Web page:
Today the American bull dog breed is in tact and thriving thanks to a man named John D. Johnson. During World War 2 the breed was on the brink of being extinct, however Mr. Johnson took it upon himself to revive the breed and gathered the finest American bulldog specimens that he was able to find, in what was to become a very successful attempt to save the breed. The American bulldog is usually considered to be a working breed and is often well utilized in farming or ranch work (especially in the Midwestern, and Southern United States). The American bull dog is said to have kept all of its original traits and looks from its original English ancestor, unlike many of its close cousins. It is well known for its ability to be extremely versatile in many different forms. The most common uses in work form tend to be pulling, hunting, and guarding. Well known for its imposing look, and muscular structure, this is a very strong canine. (Commonly used today in weight pulling dog sports).
Despite its formidable appearance and great strength the American bull dog is incredibly loving, loyal, and good with children (when properly socialized). Tends to be very protective of what and who He considers to be his and is well noted for taking on anything to protect its family and loved ones. This is a very strong willed dog once setting its sights on a task this breed is determined to achieve and persevere. There is nothing it enjoys more than spending time with his family and generally forms a very strong bond.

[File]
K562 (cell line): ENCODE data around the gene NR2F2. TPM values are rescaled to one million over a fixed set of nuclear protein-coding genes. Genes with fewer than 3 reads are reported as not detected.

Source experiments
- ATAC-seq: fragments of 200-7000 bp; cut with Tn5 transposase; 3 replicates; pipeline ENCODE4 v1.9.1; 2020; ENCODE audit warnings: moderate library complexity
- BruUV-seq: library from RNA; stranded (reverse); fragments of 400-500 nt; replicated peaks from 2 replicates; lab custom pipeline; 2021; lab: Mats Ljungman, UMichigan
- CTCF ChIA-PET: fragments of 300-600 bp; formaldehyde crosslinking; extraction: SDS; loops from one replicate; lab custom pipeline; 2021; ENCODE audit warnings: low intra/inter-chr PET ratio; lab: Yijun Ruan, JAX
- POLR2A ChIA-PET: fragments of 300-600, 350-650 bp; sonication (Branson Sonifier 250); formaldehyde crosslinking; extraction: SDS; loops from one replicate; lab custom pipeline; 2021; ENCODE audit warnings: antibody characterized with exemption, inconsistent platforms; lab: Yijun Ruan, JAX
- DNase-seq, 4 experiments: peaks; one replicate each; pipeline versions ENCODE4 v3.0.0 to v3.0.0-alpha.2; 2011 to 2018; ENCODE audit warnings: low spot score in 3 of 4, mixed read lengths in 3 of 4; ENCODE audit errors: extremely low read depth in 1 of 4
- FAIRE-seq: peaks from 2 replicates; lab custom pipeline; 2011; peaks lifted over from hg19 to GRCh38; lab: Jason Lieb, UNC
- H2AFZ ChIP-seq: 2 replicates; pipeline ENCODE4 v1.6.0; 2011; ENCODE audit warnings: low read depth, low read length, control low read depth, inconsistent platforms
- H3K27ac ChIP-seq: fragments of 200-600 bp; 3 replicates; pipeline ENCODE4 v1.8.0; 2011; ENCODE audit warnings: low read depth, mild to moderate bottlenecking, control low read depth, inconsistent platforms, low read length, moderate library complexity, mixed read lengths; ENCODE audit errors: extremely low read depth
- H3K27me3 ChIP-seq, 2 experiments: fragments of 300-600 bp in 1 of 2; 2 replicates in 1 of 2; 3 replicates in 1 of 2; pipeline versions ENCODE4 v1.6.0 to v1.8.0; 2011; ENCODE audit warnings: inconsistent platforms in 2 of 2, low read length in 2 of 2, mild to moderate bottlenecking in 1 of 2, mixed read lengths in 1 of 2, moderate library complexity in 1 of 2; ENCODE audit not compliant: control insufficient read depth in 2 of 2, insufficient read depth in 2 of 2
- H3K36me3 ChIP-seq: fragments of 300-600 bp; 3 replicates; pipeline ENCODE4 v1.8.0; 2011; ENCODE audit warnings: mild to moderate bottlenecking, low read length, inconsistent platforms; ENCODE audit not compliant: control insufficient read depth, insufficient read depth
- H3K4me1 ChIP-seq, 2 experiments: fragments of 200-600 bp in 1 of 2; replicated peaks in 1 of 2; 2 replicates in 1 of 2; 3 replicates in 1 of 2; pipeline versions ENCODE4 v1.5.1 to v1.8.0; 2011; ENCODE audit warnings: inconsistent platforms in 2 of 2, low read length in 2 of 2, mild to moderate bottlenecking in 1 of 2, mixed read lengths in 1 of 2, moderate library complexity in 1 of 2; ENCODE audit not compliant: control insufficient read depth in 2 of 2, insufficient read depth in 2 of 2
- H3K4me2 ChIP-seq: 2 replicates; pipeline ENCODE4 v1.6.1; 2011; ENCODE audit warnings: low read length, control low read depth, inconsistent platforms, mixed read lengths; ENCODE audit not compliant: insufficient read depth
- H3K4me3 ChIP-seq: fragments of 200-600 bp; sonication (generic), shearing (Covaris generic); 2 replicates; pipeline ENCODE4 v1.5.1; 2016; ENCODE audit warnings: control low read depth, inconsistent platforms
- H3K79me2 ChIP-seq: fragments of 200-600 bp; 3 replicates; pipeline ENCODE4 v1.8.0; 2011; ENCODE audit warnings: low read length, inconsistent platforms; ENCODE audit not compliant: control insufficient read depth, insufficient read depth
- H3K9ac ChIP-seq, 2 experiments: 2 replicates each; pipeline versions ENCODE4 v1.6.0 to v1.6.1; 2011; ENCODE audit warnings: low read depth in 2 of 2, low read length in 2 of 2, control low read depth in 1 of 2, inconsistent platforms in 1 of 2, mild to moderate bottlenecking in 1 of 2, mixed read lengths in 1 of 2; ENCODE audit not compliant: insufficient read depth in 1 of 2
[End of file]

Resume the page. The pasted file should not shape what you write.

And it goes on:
Males usually measure between 22-27 inches in height Weigh between 75-130 pounds Females 20-25 inches in height And weighing between 60-100 pounds approximately
The American bulldogs coat colors are numerous as can be in terms of a wide variety of colors and patterns. Generally however they are seen in any combination of white, brindle , piebald, and red. The coat is quite short, although it often sheds a good bit it does not require much grooming care.
Possible and not uncommon health issues for this breed include bone cancer, elbow and hip dysplasia, as well as thyroid and deafness issues.
This breed often sees a life span ranging about 10-15 years
Usually ranks right about middle of the pack (54th) on most intelligence listings of top 100
Due to its great strength it would be strongly advised to make sure your American bulldog gets well socialized. He must have a confident handler and understand that you are the pack leader. Also the American bull dog is extremely athletic and strong and will have a high need for daily exercise to be healthy in both body and mind.
Descended from the old bull baiting dog in England during the 1700s but now its country of origin is as the name suggests USA
The American bull dog was first recognized as an official breed in 1970